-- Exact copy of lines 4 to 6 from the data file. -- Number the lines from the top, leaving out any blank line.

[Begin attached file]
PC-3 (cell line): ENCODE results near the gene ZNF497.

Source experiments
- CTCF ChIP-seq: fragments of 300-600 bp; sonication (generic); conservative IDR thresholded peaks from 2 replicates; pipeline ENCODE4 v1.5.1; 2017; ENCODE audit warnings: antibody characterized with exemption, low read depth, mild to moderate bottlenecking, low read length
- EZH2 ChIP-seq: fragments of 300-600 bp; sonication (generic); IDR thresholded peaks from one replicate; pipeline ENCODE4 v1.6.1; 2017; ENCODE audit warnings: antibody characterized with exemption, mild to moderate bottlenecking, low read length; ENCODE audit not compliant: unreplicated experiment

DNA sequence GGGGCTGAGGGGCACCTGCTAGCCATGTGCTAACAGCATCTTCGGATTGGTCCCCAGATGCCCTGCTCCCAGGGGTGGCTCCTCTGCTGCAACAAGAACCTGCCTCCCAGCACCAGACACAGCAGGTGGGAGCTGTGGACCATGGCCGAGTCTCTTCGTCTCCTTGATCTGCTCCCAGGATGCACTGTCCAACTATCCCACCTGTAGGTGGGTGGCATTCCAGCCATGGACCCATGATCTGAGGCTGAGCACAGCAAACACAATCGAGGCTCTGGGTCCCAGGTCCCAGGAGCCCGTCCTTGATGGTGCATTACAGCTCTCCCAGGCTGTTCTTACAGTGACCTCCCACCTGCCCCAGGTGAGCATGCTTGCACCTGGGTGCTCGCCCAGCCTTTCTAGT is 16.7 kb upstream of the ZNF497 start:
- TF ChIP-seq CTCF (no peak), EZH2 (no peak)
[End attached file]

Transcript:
- EZH2 ChIP-seq: fragments of 300-600 bp; sonication (generic); IDR thresholded peaks from one replicate; pipeline ENCODE4 v1.6.1; 2017; ENCODE audit warnings: antibody characterized with exemption, mild to moderate bottlenecking, low read length; ENCODE audit not compliant: unreplicated experiment

DNA sequence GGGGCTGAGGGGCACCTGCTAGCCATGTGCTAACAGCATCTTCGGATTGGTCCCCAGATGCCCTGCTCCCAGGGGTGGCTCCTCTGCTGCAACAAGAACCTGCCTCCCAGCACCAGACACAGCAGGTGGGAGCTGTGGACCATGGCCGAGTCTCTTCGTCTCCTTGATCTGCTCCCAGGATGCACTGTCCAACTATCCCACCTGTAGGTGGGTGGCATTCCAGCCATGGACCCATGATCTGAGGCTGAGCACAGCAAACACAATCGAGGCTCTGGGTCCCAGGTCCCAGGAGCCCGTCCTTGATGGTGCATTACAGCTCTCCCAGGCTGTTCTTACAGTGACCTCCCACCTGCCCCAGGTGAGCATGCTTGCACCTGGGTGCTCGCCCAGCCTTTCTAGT is 16.7 kb upstream of the ZNF497 start:
- TF ChIP-seq CTCF (no peak), EZH2 (no peak)